The Carolina Panthers are not lacking incentive this week at Atlanta, but here’s more:
Beating the Atlanta Falcons on Sunday to clinch a first-round playoff bye is likely the best way to get Steve Smith back this season.
Smith, an emotional leader who is No. 1 on the team’s career receiving charts, was diagnosed with a sprained posterior cruciate ligament in his left knee Monday and will be evaluated on a week-to-week basis.
Panthers coach Ron Rivera said Smith is “highly doubtful” to play this week at Atlanta, but Rivera believes the prognosis could have been worse.
“It was very good news considering the alternative,” Rivera said. “Where he sprained it and how lack of severity there was, that was all positive news. It really was. And I’m excited and very happy for Steve.”
Luga Podesta, a sports medicine physician at Kerlan-Jobe Orthopaedic Clinic in Los Angeles, said PCL injuries generally are not as bad as ACL tears or sprains because the posterior cruciate is a thicker ligament that doesn’t affect stability as much as the anterior cruciate.
“Usually within a couple of weeks you’re able to come back,” Podesta said. “The ACL is a different story.”
Smith was injured while planting to jump for a Cam Newton pass in the first quarter Sunday in a 17-13 win against New Orleans. He returned for one play in the second quarter before limping off the field.
Smith was at Bank of America Stadium receiving treatment Monday after undergoing an MRI exam.
“He’s very optimistic. I said, ‘Hey, good news.’ He said, ‘Well, it doesn’t feel very good right now, coach,’” Rivera said. “We do know Steve. Steve’s tenacious and he’ll do everything he can. He’s going to work very, very hard.”
Beating the Falcons, who took a 4-10 record into Monday night’s game against San Francisco, would give the Panthers (11-4) the NFC South title and no worse than the No. 2 seed in the NFC. That would mean a first-round bye and a home game for at least the divisional round the weekend of Jan. 11-12.
In the meantime, the Panthers will rely on the receiving trio of Brandon LaFell, Ted Ginn Jr. and Domenik Hixon, who caught the game-winning, 14-yard touchdown pass from Cam Newton against the Saints.
LaFell is the team’s third-leading receiver behind tight end Greg Olsen and Smith, but caught only one pass for 13 yards against the Saints. LaFell has the versatility to play in the slot and split wide.
Ginn, 28, is enjoying a career resurgence after signing with the Panthers as a free agent during the offseason. Ginn’s 34 receptions are one more than his total in three seasons with San Francisco, which used him primarily as a returner.
Hixon, part of two Super Bowl-winning teams with the Giants, is the X-factor while Smith is out. Hixon hauled in 39 passes for 567 yards last season with the Giants, but had only three catches prior to Sunday.
Panthers offensive coordinator Mike Shula said it will take more than one player to make up for the loss of Smith.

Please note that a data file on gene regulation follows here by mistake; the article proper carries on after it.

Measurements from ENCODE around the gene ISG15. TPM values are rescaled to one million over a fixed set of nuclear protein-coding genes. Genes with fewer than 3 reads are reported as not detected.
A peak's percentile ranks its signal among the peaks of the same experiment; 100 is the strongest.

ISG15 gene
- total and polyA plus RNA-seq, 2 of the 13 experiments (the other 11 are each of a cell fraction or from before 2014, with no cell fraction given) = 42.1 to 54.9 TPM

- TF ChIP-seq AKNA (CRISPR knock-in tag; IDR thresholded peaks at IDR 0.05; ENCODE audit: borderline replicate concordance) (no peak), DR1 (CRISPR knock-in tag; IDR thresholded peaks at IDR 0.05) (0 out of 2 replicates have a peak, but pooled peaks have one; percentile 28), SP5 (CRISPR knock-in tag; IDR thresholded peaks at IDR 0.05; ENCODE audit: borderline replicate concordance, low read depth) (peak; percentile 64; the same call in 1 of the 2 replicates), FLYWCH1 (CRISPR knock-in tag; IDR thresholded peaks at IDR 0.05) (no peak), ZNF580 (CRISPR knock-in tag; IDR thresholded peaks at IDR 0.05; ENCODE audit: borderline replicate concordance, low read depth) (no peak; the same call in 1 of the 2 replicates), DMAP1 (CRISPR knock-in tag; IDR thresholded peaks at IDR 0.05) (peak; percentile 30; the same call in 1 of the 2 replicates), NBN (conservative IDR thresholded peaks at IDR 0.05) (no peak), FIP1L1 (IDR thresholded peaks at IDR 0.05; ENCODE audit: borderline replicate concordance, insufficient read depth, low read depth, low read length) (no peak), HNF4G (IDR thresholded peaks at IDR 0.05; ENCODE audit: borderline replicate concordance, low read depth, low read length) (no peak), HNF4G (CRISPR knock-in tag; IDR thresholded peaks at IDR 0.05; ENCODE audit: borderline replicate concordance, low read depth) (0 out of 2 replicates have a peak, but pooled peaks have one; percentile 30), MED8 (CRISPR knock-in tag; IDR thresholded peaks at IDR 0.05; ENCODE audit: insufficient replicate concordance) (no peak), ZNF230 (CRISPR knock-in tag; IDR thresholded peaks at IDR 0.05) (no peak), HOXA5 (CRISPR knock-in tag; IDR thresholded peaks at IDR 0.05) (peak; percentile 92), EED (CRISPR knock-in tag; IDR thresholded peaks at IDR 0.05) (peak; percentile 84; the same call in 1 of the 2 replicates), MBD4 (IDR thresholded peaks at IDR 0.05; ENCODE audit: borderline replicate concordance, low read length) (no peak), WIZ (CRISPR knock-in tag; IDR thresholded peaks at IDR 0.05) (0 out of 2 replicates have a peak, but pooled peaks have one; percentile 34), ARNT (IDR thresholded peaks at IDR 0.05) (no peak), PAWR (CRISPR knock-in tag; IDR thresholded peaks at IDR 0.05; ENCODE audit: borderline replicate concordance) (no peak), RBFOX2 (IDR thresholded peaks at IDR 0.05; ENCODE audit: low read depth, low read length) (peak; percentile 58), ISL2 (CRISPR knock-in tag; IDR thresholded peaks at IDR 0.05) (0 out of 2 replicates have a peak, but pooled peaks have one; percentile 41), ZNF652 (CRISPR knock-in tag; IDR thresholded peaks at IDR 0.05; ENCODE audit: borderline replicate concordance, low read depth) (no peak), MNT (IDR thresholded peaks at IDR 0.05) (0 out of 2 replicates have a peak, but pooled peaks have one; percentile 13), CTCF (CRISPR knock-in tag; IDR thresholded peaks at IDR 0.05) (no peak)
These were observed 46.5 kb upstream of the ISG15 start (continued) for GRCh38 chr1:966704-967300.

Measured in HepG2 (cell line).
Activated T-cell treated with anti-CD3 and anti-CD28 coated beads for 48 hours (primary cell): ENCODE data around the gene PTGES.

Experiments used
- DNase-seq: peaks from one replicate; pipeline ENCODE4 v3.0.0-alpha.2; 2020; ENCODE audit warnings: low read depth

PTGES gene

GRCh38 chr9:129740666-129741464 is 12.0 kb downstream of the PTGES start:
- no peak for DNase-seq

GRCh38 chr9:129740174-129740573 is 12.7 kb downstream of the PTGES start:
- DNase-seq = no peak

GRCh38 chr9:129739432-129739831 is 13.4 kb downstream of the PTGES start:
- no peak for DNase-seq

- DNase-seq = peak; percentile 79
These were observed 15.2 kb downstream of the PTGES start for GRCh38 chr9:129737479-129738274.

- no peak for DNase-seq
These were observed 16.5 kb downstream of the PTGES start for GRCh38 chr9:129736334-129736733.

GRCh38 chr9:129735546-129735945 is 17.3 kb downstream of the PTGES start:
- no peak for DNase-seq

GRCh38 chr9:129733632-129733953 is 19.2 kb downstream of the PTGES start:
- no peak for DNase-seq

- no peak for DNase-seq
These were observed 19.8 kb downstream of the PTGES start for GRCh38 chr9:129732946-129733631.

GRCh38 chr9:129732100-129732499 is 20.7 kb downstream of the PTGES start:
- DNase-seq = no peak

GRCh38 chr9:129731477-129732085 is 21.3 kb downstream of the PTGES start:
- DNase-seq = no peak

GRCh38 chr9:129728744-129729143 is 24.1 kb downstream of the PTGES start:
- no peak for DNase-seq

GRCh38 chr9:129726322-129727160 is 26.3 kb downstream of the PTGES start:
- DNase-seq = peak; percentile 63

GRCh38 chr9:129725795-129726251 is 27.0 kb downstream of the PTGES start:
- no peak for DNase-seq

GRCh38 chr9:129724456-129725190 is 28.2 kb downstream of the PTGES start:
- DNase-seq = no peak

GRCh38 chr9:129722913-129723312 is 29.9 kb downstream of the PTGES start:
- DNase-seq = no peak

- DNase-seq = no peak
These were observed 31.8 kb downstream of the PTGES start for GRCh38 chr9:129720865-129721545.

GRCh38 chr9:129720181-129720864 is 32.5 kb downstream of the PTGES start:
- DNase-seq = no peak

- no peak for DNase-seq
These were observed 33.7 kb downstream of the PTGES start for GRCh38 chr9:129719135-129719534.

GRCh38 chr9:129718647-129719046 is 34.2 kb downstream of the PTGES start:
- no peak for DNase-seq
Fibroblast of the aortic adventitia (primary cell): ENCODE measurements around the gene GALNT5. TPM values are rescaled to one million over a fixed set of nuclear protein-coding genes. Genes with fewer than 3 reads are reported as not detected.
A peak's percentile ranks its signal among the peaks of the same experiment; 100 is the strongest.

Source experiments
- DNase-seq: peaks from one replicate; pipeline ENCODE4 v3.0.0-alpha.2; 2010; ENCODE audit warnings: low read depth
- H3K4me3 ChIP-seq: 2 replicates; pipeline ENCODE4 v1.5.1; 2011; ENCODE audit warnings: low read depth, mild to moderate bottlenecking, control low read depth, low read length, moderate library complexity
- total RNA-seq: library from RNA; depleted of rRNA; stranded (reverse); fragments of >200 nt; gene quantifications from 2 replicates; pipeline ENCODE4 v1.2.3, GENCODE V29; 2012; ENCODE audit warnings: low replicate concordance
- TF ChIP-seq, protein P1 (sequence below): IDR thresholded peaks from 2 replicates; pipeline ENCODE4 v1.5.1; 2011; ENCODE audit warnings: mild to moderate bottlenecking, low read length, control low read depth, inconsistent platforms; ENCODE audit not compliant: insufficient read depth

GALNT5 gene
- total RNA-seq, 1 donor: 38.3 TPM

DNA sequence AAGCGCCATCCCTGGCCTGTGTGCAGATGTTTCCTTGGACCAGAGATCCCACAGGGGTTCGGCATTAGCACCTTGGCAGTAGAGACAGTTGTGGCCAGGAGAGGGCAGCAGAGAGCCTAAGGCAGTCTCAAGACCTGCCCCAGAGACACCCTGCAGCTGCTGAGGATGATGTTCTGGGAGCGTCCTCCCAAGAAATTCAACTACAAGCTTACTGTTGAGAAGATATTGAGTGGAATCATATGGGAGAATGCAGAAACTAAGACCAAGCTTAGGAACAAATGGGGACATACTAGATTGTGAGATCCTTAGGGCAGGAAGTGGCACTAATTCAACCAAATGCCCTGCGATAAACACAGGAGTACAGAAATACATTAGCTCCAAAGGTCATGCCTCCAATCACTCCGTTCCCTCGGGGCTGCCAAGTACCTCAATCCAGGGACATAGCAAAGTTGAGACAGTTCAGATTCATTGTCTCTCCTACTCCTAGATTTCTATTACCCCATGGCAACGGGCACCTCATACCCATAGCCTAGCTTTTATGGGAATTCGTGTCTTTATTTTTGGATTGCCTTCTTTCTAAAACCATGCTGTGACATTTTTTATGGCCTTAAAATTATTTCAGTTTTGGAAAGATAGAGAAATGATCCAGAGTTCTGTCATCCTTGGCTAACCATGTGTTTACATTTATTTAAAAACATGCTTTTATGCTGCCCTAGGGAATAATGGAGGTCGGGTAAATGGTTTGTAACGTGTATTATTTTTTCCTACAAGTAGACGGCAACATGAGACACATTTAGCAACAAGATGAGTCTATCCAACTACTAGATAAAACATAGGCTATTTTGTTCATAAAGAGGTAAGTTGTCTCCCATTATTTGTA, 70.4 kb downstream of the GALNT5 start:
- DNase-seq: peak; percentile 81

“You lose a guy like Steve, it’s a big concern because he is such a warrior on game day and a productive player (who) presents a lot of problems for the defense, and gives you good looks in other areas to help other guys play better,” Shula said. “That being said, it’s time for other guys to step up, and they’re ready. It was no more evident than (Sunday) with what Dom did.”
Smith is not the Panthers’ only playmaker dealing with an injury.
Running back Jonathan Stewart continues to recover from a partially torn ligament in his right knee, sustained in a Week 14 loss at New Orleans. Rivera said Stewart, who has played in six games this season, would be re-evaluated Tuesday.
DeAngelo Williams has rushed for 148 yards on 27 carries the past two games and scored on a pair of long touchdowns – a 72-yard reception against the Jets and a 43-yard run in the win over the Saints.
“It is difficult,” Shula said of the injuries to Stewart and Smith. “But the good news about that is we have guys like DeAngelo, who obviously is having a really good year. (Fullback Mike) Tolbert. And then you get into the other positions, the Brandon LaFells and the Greg Olsens. We have smart players and they understand when other guys go down, they’ve got to pick their stuff up.”
The Panthers placed a club-record 18 players on injured reserve in Rivera’s first two seasons. But they’ve managed to stay healthier this season, with 12 players on IR.
The one exception has been the offensive line, which lost both its starting guards – Garry Williams and Amini Silatolu – to season-ending injuries within the first four games.
“That happens every game at some position,” left tackle Jordan Gross said. “Steve’s a critical part of what we do. But that’s why everybody practices. That’s why everybody’s in meetings. Our O-line’s gone through that where a starter’s gone down and the next guy’s had to step up. We’ve got really good depth on this team, and that’s been huge for us this year.”
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